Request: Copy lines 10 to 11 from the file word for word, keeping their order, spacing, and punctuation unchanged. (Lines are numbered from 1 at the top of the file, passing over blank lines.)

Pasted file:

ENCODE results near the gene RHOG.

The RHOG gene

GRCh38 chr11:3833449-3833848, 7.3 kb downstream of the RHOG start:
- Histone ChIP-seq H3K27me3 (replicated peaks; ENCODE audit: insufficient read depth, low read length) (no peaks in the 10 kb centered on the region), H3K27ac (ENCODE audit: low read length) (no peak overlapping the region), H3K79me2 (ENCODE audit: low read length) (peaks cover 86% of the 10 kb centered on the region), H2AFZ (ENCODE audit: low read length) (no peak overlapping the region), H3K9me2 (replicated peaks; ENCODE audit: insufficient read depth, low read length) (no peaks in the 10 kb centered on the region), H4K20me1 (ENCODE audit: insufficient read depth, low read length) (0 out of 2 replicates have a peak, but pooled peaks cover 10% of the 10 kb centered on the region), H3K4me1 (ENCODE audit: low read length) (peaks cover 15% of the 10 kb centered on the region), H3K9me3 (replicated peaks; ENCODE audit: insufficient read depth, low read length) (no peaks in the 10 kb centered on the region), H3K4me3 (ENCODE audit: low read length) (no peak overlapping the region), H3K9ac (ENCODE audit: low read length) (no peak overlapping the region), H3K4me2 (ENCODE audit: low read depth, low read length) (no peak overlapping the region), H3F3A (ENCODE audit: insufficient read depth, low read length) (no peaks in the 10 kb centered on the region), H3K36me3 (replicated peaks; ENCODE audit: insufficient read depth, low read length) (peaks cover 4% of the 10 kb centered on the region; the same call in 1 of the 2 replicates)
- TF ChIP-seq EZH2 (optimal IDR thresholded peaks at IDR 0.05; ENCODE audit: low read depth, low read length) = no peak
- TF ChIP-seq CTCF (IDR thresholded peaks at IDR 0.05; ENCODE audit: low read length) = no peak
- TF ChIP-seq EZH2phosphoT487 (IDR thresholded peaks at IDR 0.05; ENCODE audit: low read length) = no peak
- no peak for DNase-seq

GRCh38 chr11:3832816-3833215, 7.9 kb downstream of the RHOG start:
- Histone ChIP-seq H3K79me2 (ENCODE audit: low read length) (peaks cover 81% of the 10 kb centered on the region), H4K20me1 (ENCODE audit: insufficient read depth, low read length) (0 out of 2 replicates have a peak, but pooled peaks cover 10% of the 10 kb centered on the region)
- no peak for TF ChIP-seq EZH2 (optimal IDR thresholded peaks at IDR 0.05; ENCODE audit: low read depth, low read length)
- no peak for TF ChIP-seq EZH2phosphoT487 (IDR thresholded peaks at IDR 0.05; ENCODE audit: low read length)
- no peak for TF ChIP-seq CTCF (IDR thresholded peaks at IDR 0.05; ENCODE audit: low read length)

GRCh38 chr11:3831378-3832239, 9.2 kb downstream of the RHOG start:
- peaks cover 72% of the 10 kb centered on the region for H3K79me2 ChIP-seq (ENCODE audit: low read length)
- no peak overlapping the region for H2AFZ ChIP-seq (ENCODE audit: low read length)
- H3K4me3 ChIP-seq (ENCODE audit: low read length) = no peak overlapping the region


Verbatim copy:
- Histone ChIP-seq H3K79me2 (ENCODE audit: low read length) (peaks cover 81% of the 10 kb centered on the region), H4K20me1 (ENCODE audit: insufficient read depth, low read length) (0 out of 2 replicates have a peak, but pooled peaks cover 10% of the 10 kb centered on the region)
- no peak for TF ChIP-seq EZH2 (optimal IDR thresholded peaks at IDR 0.05; ENCODE audit: low read depth, low read length)